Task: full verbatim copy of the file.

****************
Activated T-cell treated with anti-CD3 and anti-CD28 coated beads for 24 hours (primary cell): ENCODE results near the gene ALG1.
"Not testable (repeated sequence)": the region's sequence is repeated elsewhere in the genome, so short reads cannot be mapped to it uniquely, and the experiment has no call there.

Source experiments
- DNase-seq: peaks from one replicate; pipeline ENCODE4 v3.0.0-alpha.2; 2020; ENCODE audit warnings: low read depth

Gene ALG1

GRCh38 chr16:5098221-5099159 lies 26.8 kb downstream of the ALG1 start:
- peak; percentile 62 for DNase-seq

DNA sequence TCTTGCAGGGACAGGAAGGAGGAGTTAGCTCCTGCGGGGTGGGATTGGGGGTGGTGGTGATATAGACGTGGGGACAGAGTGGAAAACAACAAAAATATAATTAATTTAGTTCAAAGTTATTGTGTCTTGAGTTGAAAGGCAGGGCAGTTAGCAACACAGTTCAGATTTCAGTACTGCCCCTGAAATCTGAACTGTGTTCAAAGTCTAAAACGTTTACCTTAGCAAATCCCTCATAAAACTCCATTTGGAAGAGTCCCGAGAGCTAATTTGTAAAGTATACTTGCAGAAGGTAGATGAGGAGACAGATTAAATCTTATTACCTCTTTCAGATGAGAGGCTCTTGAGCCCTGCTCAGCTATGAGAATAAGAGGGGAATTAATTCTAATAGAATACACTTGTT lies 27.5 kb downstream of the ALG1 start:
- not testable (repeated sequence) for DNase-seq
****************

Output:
Activated T-cell treated with anti-CD3 and anti-CD28 coated beads for 24 hours (primary cell): ENCODE results near the gene ALG1.
"Not testable (repeated sequence)": the region's sequence is repeated elsewhere in the genome, so short reads cannot be mapped to it uniquely, and the experiment has no call there.

Source experiments
- DNase-seq: peaks from one replicate; pipeline ENCODE4 v3.0.0-alpha.2; 2020; ENCODE audit warnings: low read depth

Gene ALG1

GRCh38 chr16:5098221-5099159 lies 26.8 kb downstream of the ALG1 start:
- peak; percentile 62 for DNase-seq

DNA sequence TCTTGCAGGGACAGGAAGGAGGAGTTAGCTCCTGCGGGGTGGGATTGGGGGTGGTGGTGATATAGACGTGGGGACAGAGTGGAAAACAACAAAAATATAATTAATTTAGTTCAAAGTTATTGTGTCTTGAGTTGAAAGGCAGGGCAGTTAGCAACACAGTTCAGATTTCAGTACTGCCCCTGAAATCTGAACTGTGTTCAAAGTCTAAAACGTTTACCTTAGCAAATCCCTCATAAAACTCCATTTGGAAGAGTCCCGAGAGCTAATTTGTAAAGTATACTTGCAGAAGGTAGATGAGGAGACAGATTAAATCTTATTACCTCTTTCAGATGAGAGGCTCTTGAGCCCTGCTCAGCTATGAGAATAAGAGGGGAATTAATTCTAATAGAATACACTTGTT lies 27.5 kb downstream of the ALG1 start:
- not testable (repeated sequence) for DNase-seq